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Biased towards personal use? #40

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vanrein opened this Issue Oct 24, 2013 · 4 comments

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@vanrein
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vanrein commented Oct 24, 2013

Hello,

After thinking about the mechanism of authorisation, I've turned to the conceptual authorisation model (with :r, :w, :rw privileges and a distinction into public space) and I was wondering if it isn't too strongly focussed on personal applications. It is open for discussion if business applications of remoteStorage make any sense, of course. It might be possible to simplify the spec (!) and leave more freedom to the remoteStorage implementer/hoster.

It is common to distinguish CRUD (create, read, update, delete) privileges, so a user administrator is able to create a resource that users can read and/or edit, but not delete. This is not possible in the current model. The implicit creation (and deletion?!?) of folders may not be equally suitable at every roll-out, and might be a default policy (resource can create/delete its own folders) that can be adapted by administrators. I suspect you want the ability to silently add an application, with data folders underneath that could be helpful for users to edit -- distinctions like these could be configured by the authorisation policy administrator.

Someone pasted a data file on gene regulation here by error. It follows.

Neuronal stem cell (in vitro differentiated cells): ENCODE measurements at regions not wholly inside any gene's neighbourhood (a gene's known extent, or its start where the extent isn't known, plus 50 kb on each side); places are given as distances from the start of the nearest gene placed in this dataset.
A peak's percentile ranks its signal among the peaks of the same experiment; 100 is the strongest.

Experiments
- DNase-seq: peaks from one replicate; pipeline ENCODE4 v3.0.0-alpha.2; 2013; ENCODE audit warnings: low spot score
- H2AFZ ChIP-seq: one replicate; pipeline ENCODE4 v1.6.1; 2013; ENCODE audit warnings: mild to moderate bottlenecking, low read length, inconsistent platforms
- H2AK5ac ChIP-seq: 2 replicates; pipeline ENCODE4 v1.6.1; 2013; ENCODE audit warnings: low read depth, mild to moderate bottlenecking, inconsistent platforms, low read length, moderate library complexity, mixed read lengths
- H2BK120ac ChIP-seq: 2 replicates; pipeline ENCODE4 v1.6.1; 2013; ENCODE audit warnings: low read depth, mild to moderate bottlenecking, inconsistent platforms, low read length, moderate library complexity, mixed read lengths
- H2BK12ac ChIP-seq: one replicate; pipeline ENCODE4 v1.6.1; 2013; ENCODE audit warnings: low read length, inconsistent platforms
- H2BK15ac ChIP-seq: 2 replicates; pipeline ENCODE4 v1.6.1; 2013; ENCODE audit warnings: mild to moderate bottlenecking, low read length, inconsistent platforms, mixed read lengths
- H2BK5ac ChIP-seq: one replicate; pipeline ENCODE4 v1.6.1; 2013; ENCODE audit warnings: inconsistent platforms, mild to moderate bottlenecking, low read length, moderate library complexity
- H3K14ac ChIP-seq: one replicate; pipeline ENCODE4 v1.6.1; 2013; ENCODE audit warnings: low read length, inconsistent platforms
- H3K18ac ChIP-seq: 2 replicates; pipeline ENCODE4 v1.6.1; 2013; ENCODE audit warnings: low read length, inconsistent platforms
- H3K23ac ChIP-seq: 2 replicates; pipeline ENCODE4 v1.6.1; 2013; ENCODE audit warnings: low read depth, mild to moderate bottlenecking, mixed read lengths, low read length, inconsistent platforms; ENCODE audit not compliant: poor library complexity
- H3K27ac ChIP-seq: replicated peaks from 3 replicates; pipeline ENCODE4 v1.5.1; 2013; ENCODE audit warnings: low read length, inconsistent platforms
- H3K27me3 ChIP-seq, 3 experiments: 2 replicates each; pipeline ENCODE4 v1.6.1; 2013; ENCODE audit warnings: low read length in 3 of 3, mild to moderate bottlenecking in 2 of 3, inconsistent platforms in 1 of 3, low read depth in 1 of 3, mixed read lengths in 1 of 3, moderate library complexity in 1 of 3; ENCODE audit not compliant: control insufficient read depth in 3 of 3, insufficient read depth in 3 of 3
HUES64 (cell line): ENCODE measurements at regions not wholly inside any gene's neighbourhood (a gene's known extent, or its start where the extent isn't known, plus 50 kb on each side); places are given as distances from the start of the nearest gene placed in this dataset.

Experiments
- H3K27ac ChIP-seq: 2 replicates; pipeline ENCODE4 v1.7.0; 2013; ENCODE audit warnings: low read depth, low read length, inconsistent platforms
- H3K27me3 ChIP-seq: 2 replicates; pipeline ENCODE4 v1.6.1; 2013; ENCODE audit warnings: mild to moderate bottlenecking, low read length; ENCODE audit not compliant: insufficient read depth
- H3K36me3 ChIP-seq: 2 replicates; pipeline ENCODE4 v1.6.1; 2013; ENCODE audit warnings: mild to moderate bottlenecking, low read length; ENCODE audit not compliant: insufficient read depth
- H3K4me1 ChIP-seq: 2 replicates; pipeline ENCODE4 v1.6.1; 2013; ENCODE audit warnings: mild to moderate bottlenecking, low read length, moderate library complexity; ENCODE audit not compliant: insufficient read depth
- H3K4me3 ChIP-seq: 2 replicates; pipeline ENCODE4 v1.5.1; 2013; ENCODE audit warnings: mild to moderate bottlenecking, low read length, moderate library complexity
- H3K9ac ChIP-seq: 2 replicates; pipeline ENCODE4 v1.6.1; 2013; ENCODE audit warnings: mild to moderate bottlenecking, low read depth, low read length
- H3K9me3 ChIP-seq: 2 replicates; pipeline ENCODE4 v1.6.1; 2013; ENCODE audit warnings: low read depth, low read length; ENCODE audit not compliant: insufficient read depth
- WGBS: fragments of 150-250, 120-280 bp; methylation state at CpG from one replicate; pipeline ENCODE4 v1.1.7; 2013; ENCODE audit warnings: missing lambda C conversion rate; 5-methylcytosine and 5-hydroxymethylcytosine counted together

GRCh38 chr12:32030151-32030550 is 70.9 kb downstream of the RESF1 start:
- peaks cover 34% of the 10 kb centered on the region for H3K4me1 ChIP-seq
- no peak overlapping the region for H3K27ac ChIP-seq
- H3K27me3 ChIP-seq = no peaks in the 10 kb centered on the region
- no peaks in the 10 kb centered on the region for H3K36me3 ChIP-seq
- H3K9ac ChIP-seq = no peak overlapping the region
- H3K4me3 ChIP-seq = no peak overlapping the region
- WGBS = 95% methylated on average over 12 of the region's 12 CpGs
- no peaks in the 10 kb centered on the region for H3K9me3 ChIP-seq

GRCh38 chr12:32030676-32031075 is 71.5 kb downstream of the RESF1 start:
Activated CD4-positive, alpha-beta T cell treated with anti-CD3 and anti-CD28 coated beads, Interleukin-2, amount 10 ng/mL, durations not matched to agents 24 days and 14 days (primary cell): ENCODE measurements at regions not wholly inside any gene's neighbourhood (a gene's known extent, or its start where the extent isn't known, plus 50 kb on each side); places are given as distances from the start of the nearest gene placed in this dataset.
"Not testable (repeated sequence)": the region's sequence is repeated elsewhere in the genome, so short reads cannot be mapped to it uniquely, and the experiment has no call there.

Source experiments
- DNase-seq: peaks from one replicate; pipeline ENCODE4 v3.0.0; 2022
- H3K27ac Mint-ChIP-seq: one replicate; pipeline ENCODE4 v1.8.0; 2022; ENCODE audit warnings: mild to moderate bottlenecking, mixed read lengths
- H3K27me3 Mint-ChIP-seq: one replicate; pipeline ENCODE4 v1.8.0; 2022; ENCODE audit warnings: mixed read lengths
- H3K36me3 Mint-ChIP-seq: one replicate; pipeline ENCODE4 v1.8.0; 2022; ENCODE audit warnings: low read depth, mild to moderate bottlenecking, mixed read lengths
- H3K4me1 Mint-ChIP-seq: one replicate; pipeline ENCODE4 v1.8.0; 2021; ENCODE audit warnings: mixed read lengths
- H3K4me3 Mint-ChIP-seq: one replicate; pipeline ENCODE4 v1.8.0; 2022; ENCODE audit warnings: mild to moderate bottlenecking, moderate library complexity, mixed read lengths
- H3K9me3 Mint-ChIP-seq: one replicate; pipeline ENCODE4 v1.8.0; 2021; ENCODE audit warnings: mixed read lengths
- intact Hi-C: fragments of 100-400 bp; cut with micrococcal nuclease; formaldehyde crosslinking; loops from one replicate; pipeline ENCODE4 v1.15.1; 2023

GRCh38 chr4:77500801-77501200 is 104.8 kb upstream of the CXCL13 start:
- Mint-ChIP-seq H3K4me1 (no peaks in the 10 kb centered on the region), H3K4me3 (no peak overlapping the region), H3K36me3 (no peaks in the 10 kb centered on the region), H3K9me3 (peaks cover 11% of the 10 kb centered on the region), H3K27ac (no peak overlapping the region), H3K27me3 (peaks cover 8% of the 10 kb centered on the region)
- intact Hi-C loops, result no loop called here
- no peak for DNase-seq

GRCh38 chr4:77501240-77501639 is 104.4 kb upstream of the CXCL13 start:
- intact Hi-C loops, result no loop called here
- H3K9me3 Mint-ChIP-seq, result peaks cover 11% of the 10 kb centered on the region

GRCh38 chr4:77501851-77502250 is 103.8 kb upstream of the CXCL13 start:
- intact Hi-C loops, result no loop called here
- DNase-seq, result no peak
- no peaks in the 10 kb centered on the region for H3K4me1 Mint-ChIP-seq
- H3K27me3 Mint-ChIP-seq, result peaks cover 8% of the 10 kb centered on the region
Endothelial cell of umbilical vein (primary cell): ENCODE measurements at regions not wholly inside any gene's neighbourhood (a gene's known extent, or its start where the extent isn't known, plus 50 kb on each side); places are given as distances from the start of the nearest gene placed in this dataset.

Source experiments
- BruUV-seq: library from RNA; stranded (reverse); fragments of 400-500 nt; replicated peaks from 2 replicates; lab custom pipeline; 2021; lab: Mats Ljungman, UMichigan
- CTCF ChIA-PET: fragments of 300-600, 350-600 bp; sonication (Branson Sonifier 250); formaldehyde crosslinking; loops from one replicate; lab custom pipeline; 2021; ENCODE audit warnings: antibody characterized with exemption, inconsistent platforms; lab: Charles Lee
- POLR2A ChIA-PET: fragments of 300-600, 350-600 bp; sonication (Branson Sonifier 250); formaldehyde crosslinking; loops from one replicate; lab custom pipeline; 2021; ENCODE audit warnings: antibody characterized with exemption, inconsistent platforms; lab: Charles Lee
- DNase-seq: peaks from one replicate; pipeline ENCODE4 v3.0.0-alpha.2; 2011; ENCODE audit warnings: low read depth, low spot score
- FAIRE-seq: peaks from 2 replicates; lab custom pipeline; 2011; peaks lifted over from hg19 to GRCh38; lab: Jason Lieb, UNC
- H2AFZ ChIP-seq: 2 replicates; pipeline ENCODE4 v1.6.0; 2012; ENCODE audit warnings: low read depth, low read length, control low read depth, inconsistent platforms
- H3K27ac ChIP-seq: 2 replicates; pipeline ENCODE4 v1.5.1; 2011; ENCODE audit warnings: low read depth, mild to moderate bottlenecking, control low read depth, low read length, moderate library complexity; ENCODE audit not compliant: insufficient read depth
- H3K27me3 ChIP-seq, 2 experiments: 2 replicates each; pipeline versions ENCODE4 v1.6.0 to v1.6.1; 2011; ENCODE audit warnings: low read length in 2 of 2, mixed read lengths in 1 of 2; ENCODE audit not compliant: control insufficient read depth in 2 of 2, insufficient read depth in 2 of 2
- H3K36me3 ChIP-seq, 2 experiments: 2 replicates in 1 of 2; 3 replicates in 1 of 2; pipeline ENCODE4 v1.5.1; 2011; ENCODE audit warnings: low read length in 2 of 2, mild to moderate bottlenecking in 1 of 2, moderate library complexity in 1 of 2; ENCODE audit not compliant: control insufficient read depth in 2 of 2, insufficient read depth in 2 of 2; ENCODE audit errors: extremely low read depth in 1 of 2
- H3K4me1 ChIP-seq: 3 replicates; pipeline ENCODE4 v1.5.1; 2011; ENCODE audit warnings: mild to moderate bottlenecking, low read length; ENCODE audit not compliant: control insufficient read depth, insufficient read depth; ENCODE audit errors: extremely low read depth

Another authorisation practice in business that is not foreseen in remoteStorage is group-wise access. This is basically a generalisation of the public URIs that you specified -- you could define a public group to do just what you describe for public URIs. And another group to define specwriters. And another to describe... This degree of flexibility enables groups to co-operate on a document through remoteStorage, and that is a useful application of the protocol in business use!

Interestingly, the best way to enable these facilities might not be to expand the specification, but rather to remove overly specific parts. I've also argued from another angle that authorisation is too specific -- in fact, I would propose not to mention the {r,w} rights or the public paths in the spec, unless a JS-app needs to be able to rely on them and has no REST-mechanism to find this information. I also wonder if explicitly creating and deleting folders is too much effort for a JS-app; doing this explicitly means that it can also be offered to users in the interface they use. For an implementation it is a big duh that choices like these are needed, but it sounds to me like an issues shared between the resource server, the authorisation setup and the customer. The remoteStorage spec is mainly of interest to the relation between the JS-app and the REST-store, and I wonder if the possible authorisation privileges and their enforcement should be part of that spec?

Just hoping to stir up improvements, in the hope that it is useful.

Schrijven is schrappen :-)

Cheers,
-Rick

@michielbdejong

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michielbdejong commented Oct 24, 2013